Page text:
I remember one specific lunch with Paul Kangas. Silly, isn’t it? I spent a fair amount of time with Paul during the many years I was associated with public television’s Nightly Business Report. That included several meals with a man who, among many other things, appreciated good food and drink. Why would one particular lunch stand out?
It was 1990. A year before I had moved from Chicago, my hometown, where I worked for CBS, NBC, and as a freelance contributor for NBR, to New York. Here I was NBR’s New York Bureau Chief and Senior Correspondent. Paul had been with NBR since it first went on the air in 1979. A former stockbroker, Paul was at first the broadcast’s stock commentator. Later he added co-anchor to his role.
But Paul was so much more than his title implies. On a broadcast that itself defined a new role for business news on television, Paul set the standard for both the program and the industry.
There is a little landmine hidden in the law just waiting to trap the unsuspecting business journalist. Jail could be the result.
The law and journalism are so closely connected that students pursing a journalism degree are almost always exposed to take at least one course on the law. Topics often include covering government and the courts, avoiding obstacles like subpoenas and defamation claims, and the basics of intellectual property, both the use of others’ and the protection of your own.
But for the business reporter, a not-so-well-known aspect of securities law poses a very real risk. This is the insider trading rule which bans the trading of securities “on the basis of” material, non-public information.
My blog continues at the Reynolds Center….
Bonds gets no respect. It’s not clear why. For many companies, institutions and investors, bonds are the vehicle of choice.
Companies generally issue stock to the public to raise money. In issuing stock, companies give up ownership of the firm to shareholders, who share in future profits and growth. They also share in the risk the company will fail, or at least not live up to expectations. Not every investor is comfortable with that prospect.
Continue reading at the Reynolds Center….
Prior to an IPO, a company can offer its shares only to investors deemed to be “sophisticated” under the law and therefore able to handle their own due diligence. These are known as private placements. By process of elimination it is apparent that public stock exchanges serve “unsophisticated investors.” That means most of us. The law imposes fairly stringent reporting requirements on companies which list their shares on public exchanges. And the exchanges themselves, which are considered “self-regulating,” impose their own listing requirements on the firms.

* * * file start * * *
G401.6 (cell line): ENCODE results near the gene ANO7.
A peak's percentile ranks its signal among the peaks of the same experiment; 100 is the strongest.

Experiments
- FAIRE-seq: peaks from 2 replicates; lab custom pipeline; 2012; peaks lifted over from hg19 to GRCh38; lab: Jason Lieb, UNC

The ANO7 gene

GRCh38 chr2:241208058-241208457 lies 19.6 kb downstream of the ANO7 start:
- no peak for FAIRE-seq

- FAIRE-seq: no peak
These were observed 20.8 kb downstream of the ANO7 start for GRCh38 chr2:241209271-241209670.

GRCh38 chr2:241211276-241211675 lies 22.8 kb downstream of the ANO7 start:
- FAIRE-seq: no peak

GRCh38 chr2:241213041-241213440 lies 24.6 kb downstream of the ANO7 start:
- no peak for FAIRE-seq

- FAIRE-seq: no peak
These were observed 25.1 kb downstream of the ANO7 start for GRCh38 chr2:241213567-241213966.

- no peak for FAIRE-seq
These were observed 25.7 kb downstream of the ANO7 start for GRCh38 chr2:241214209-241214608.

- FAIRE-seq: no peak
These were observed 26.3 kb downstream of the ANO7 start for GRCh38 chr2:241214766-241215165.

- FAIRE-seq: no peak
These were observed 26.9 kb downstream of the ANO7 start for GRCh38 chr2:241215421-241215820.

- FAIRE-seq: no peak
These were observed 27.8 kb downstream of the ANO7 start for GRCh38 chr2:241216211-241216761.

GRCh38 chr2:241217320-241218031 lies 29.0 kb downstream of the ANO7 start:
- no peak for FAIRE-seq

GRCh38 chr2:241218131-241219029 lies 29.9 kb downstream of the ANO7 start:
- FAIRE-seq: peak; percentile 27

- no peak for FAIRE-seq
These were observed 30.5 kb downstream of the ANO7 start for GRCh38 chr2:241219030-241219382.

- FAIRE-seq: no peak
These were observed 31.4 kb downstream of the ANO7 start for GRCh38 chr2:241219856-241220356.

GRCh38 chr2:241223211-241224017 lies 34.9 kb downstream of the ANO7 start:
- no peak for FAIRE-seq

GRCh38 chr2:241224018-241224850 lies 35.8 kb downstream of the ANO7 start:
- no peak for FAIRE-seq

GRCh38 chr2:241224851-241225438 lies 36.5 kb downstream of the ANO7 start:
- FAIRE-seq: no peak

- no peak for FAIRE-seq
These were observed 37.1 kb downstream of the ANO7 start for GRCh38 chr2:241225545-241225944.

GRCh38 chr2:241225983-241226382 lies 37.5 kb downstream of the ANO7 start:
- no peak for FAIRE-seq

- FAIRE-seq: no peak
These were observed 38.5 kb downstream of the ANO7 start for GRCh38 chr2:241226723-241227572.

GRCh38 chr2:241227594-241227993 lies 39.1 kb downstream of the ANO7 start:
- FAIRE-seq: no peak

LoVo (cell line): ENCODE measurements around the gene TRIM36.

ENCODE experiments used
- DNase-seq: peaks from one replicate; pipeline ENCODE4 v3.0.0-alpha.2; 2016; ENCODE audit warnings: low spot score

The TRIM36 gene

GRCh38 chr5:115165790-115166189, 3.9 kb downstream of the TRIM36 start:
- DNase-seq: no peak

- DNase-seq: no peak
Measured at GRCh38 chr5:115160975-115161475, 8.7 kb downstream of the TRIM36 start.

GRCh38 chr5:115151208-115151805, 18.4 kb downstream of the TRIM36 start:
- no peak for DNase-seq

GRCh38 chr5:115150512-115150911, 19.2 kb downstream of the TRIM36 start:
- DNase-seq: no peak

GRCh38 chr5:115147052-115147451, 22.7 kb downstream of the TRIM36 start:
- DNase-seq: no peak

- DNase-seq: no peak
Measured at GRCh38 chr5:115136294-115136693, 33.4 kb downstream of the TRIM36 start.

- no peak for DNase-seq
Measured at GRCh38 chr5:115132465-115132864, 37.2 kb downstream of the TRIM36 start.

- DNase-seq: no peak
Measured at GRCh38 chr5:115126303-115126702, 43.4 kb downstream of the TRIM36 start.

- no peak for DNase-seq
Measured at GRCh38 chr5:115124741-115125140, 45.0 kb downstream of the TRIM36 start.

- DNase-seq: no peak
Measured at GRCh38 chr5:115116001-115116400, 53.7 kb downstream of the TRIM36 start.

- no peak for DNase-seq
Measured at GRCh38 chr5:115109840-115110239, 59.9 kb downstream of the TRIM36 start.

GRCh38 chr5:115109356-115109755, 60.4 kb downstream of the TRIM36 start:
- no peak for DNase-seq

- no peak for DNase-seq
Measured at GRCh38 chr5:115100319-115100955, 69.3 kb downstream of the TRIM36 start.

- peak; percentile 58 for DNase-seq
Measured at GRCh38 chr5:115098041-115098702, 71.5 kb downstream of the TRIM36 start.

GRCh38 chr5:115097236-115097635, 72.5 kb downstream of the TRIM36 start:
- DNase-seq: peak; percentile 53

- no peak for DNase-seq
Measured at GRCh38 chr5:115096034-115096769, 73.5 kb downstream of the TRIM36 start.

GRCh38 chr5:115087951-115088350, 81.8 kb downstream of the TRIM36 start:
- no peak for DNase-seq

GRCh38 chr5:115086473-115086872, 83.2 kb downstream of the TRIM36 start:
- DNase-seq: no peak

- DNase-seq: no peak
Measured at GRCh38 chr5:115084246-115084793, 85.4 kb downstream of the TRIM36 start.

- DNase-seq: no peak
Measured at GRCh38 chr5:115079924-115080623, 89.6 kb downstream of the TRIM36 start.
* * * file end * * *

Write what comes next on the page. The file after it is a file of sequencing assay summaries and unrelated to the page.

The lesson continues at the Reynolds Center….
Today I take on a new project, writing about financial market reporting for the Donald W. Reynolds National Center for Business Journalism, which is based at the Walter Cronkite School of Journalism and Mass Communication at Arizona State University.
Hopefully these thoughts on my experiences over the years will be of value to journalists new to journalism, or just taking up an assignment on the business beat.
Please be gentle with your reviews!
Financial Reporting Part 1
A look at the career of Vicki Hanson, an American computer scientist noted for her research on human-computer interaction and accessibility.
Vicki Hanson is Professor of Inclusive Technologies at the University of Dundee, Distinguished Professor in the Department of Information Sciences and Technologies at Rochester Institute of Technology (RIT), and Research Staff Member Emeritus from IBM Research. She has been working on issues of inclusion for older adults and disabled people throughout her career, first as a Postdoctoral Fellow at the Salk Institute for Biological Studies. She joined the IBM Research Division in 1986 where she founded and managed the Accessibility Research group. She has been at the University of Dundee since 2009 and at RIT since 2013.
Continued at The Network….